Before he became known for his controversial new york times columns trashing the Bush administration, newly anointed Nobel laureate in economics Paul Krugman changed the way we think about trade, overturning 100 years of conventional wisdom that assumed rich and poor countries would trade equally with each other (in fact, a handful of richer countries end up dominating the system). He sat down with NEWSWEEK's Rana Foroohar to discuss the new economic era, politics and the prize. Excerpts:
FOROOHAR: So, of course we need to know: what was your reaction when you heard about the prize?
KRUGMAN: I was in a hotel room in D.C., stepping into the shower. My initial reaction was, "That's an obviously fake Swedish accent; this must be a practical joke." Then there were more Swedish accents, and I figured it must be real.
Most of your work was around trade: are you concerned about a push-back against free trade?
I'm pretty mild about it. World trade is already so free, we're really talking about stuff at the margins. I don't think protectionism is going to turn out to be a big deal. Whatever politicians say on the campaign trail, when you get to the White House, who wants to open up what would happen if the U.S. seriously went back on its trade commitments?
How did we get into the financial crisis?
Regulation didn't keep up with the system. As the shadow banking system evolved, more and more of the world's transactions were conducted by institutions that were not subject to traditional banking regulation. And because of the ideological environment of the times, there was no attempt to expand regulation. I think now it will be expanded, and securitization will be reduced, and mortgages in South Florida won't be held in Norway. I think it will be interesting to see just how much of the financial innovation we've seen turns out to be regulatory arbitrage. Someone once said that buying these derivatives [which brought down the banks] was like buying insurance for the Titanic from someone on the Titanic.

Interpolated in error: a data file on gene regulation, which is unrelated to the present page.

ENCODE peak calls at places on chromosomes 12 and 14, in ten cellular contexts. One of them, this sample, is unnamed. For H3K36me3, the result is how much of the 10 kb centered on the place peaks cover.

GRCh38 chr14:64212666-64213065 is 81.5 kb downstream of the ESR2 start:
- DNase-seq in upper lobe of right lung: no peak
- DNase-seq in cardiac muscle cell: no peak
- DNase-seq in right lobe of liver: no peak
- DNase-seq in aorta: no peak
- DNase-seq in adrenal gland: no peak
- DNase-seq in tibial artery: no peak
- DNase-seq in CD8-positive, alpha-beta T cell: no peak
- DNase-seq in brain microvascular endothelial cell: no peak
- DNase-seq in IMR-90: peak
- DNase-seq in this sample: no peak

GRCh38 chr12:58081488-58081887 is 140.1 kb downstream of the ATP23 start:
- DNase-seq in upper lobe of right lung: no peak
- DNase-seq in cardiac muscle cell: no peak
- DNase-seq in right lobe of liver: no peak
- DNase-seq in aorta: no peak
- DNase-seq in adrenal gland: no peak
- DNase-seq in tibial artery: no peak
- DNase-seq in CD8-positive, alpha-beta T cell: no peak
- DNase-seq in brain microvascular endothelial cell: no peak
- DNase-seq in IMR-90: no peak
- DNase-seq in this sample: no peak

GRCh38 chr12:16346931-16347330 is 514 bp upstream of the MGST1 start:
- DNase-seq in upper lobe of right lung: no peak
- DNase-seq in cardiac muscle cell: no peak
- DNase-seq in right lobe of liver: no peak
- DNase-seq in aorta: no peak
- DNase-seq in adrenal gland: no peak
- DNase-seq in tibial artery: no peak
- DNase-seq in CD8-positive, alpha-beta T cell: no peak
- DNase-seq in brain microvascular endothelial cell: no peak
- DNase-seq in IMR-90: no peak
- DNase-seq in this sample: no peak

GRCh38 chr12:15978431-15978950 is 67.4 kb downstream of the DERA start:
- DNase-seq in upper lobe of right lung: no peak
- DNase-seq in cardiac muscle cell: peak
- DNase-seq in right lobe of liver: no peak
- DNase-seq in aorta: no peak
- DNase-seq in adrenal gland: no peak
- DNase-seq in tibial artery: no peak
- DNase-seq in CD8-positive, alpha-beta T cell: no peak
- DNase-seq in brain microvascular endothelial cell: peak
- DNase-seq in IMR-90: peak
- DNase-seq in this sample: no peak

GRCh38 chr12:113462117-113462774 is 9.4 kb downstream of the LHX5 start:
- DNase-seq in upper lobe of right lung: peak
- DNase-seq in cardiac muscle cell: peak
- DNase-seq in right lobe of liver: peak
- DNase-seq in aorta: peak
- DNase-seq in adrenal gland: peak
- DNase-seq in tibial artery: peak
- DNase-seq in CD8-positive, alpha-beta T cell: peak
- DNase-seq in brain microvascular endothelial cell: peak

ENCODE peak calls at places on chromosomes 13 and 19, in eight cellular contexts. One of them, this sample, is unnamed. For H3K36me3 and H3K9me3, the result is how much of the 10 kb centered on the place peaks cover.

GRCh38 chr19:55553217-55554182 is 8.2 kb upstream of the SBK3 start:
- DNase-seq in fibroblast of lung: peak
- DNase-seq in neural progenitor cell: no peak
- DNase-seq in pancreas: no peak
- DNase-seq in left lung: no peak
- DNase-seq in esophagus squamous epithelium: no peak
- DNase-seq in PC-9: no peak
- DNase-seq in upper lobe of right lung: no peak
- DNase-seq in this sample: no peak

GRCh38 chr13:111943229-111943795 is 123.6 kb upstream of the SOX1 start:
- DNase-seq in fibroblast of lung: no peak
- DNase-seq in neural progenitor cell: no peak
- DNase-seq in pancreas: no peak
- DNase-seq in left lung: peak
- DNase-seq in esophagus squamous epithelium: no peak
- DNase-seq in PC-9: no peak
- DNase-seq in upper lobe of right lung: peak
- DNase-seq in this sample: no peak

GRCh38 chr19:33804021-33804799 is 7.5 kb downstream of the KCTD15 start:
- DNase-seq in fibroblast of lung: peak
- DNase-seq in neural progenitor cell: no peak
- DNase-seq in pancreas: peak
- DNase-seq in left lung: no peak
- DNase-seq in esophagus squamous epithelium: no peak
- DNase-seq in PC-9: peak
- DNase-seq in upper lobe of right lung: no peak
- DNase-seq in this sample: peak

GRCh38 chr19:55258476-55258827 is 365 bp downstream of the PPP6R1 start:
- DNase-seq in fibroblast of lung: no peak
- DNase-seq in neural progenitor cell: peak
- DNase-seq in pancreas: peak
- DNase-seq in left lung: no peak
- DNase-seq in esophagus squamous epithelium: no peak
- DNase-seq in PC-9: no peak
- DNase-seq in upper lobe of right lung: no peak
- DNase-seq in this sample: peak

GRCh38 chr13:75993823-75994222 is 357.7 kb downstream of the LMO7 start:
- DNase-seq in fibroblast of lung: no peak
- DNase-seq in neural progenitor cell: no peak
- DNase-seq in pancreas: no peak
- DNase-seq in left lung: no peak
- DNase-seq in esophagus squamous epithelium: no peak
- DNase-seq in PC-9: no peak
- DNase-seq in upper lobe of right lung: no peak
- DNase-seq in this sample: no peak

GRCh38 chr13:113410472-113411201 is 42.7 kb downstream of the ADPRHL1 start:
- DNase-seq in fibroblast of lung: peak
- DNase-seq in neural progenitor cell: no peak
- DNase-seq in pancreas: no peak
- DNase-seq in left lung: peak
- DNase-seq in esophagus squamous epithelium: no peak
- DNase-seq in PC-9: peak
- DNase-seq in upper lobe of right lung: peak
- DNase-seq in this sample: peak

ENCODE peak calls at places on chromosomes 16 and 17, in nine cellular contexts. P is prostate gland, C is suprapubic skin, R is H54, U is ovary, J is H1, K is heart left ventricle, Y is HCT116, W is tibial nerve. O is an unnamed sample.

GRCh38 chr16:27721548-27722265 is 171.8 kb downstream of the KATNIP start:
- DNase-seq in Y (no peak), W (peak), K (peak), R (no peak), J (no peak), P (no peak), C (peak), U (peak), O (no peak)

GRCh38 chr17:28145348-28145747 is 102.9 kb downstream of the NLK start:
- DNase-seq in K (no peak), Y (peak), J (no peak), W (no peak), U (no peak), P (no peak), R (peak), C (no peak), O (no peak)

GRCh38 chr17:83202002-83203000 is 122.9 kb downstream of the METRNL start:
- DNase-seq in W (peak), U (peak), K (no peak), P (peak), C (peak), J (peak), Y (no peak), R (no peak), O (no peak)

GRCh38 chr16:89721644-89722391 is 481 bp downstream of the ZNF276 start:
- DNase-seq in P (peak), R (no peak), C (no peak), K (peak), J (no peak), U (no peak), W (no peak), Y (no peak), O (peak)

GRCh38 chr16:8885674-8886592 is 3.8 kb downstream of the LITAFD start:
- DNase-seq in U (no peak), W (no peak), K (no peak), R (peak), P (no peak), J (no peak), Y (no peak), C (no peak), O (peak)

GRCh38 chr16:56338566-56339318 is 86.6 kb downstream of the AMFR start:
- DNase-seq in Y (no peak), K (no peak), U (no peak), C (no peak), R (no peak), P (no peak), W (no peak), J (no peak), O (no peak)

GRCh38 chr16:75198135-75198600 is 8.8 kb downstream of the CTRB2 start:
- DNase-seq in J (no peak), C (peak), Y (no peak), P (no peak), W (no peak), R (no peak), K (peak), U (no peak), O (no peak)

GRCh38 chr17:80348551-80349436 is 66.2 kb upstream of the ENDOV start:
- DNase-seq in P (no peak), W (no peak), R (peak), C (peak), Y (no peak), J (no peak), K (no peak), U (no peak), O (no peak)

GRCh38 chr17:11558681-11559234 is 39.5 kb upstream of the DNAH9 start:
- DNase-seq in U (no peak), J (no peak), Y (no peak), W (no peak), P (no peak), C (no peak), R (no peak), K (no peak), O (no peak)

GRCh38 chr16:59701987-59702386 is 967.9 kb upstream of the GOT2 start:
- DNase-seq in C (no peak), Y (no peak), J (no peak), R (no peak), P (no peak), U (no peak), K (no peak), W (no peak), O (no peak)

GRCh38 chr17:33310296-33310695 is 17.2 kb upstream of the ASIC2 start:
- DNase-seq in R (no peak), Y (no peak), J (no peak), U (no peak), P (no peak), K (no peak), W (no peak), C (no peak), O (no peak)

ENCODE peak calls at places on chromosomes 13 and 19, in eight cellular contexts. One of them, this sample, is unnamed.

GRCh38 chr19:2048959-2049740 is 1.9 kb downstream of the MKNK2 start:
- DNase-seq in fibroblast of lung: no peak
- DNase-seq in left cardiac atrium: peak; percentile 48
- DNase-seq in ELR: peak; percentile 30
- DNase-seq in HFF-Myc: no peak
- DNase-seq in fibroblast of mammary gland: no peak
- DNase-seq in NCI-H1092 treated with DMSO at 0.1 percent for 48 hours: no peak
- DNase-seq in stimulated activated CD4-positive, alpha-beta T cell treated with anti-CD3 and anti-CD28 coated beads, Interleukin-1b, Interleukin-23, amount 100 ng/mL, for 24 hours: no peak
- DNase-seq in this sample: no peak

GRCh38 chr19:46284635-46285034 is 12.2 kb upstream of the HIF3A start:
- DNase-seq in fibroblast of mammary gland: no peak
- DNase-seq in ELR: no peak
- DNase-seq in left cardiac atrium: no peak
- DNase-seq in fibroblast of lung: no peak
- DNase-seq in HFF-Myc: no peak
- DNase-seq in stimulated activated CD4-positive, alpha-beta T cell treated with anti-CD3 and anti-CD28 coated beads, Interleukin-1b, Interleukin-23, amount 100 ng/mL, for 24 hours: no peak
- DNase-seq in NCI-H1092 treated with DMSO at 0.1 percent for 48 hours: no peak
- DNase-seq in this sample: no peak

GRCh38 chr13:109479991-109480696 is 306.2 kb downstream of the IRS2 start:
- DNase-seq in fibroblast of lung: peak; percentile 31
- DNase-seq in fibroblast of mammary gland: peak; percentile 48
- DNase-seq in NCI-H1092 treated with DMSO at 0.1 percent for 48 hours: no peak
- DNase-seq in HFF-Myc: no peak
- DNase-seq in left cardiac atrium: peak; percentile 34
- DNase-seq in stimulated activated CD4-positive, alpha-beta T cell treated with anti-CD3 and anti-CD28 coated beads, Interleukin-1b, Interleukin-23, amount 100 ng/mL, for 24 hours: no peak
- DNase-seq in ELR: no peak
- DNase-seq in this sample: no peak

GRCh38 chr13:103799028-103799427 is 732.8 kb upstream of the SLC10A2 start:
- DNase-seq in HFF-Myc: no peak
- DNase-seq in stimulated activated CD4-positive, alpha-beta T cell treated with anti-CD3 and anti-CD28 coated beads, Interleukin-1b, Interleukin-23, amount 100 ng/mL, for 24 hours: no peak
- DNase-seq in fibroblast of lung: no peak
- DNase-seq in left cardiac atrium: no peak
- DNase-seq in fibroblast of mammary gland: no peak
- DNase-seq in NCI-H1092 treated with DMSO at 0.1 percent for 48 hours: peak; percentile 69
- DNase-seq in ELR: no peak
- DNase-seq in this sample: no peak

What will the fallout be in the real economy?
You'll see tighter lending, obviously. We'll also see compression of income at the top, which was dominated by people in the financial industry, so society may become a little less unequal. It will be pretty bad for New York as a whole.
Is it true that you believe the perfect socioeconomic model is Sweden in 1980?
In the summer of 1980, actually; winter there is terrible. But yes, it was very egalitarian, and democratic, with a high standard of living for all.
I ' m assuming you aren ' t advocating a 60 percent Swedish tax rate. How would you change the tax system?
We need more revenue, but I don't think that further soaking of rich people is necessarily the way to get it. Many countries with strong social safety nets rely largely on VAT tax, which is more broadly based.
What ' s your view of the bailout?
It makes more sense than it did before, but implementation is problematic. The recapitalization doesn't come with enough conditions for banks. There's too much ambiguity. Markets don't yet believe that Fannie and Freddie debt is government debt. Paulson is still a disappointment, but a bit less so than three weeks ago.
Where does U.S. capitalism go from here? Do we become more like Europe?
Or Canada. Basically, we're going to become less exceptional and more like a normal Western country. We're going to converge, but hopefully not in every way—we don't want to screw up our retirement system the way the French have.
What advice would you offer to a new U.S. administration?
On the economic front: we need a big fiscal stimulus plan, and fast. Also, pass legislation to increase health care. Don't let the crisis put that on the back burner. Politically, they should open up the records and see what actually went on over the last eight years. One of Clinton's biggest mistakes was not airing what really happened in Iran-contra. And then, the Iran-contra guys come back to do it all over again. Let's stop that this time round.